During its next meeting at the end of the month the board of Triumph Gulf Coast, Inc. will bring back two projects the board initially sent away.
The first project would create a technology center at the Gulf/Franklin Campus for training in using drone technology for emergency response and communications.
The second would be an upgrade of the fueling system at Apalachicola Regional Airport, which played a key role in the days following Hurricane Michael.
Both projects were initially referred by Triumph to the Florida Department of Emergency Management and the governor’s office for consideration for funding through emergency management measures.
However, neither was funded and they were returned to Triumph; the board decided during a phone meeting last week to consider both projects at its next meeting April 30.
The Gulf Coast State College proposal would combine an educational component with emergency management, according to Susan Skelton from the Triumph staff.
The project would also include training for the drone equipment required to bolster communications and other tools such as thermal imaging to be employed after a storm.
For example, where after Hurricane Michael the only available phone signals were found atop local bridges, the proposed technology center would develop and deploy drones that would provide cell phone service capabilities.
In addition, the drones would have thermal or infrared capabilities which would aid in searches following a disaster.
They would also have the ability to deploy equipment and medical supplies to distressed areas.
And, of course, we are not referring to small drones for personal use.
As Skelton noted, these would not be the small battery operated drones; they would be drones with the ability to stay in the air for hours in order to balance signals from the ground.
The drones would also have aerial refueling capabilities.
“I’m concerned about drones in general from an invasion of rights perspective, but it is a good project and I support it,” said board member and Former Florida House Speaker Allan Bense.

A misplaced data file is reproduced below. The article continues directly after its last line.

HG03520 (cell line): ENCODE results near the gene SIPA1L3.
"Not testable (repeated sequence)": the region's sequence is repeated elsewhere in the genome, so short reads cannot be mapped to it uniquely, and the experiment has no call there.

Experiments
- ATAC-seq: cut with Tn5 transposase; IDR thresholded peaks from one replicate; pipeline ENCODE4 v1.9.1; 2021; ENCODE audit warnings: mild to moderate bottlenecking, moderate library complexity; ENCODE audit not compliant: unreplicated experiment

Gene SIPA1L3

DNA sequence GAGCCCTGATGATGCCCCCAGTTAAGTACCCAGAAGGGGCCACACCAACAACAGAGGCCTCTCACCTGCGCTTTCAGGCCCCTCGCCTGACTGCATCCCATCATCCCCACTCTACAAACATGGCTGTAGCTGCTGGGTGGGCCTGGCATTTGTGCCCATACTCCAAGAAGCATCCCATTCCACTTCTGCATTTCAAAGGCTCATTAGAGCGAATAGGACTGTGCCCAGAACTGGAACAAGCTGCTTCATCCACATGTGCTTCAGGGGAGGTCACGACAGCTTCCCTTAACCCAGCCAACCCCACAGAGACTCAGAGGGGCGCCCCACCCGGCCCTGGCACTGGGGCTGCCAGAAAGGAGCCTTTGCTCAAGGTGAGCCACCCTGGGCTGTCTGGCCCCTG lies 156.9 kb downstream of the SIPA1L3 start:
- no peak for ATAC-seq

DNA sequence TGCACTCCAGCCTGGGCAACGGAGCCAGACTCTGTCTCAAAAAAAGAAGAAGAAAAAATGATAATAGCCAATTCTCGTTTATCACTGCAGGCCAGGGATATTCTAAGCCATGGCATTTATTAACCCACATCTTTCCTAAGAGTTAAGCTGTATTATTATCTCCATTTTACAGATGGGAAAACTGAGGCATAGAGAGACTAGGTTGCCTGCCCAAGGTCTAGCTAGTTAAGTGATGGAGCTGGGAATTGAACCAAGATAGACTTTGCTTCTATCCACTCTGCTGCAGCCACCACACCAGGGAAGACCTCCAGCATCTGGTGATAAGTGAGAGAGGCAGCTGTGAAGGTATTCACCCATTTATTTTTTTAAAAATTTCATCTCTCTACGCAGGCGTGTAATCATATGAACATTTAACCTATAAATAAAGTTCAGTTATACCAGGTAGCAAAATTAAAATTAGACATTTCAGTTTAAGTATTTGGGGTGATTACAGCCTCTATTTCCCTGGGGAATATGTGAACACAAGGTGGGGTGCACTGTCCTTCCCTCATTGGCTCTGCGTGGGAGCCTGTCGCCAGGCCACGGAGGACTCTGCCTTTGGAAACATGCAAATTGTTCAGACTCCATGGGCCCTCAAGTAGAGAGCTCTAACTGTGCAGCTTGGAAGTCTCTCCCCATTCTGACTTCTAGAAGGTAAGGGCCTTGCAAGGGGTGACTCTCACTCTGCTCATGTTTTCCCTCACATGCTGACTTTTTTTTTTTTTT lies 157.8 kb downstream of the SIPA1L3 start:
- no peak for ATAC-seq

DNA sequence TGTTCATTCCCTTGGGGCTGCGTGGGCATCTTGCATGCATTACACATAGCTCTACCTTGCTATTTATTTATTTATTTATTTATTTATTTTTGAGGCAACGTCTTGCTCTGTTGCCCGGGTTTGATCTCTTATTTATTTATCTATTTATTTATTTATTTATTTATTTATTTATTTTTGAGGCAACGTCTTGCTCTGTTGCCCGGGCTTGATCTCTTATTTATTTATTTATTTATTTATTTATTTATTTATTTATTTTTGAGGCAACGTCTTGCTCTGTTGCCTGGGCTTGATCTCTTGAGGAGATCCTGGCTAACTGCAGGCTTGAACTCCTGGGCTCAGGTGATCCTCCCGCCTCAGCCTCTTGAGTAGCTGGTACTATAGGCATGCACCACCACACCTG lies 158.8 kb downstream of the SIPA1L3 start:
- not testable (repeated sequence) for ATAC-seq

The project, for which GCSC is seeking nearly $4 million, would be another feather in the growing quiver of drone programs, both at high school and college levels, in the county.
“This project, for drone technology and where we are today, could morph into something more,” said Matt Terry, the Gulf County representative on the Triumph board.
“It sounds like a really good project that will not only help us but also people in other areas.”
The project at the Apalachicola Regional Airport would focus on an overhaul of the fueling system at the airport.
“This is a uniquely located site,” said Skelton, adding, “This was the only available airport (in the area) after Hurricane Michael.”
She noted that the fixed based operator at the airport had the foresight to ensure plenty fuel was on hand before the hurricane hit.
“They were an incredible help to the region in the recovery after Hurricane Michael,” Skelton said.
The project, for which just over $1 million is being sought, would fall under the county’s emergency operations and the airport a component of emergency response deployment, Skelton added.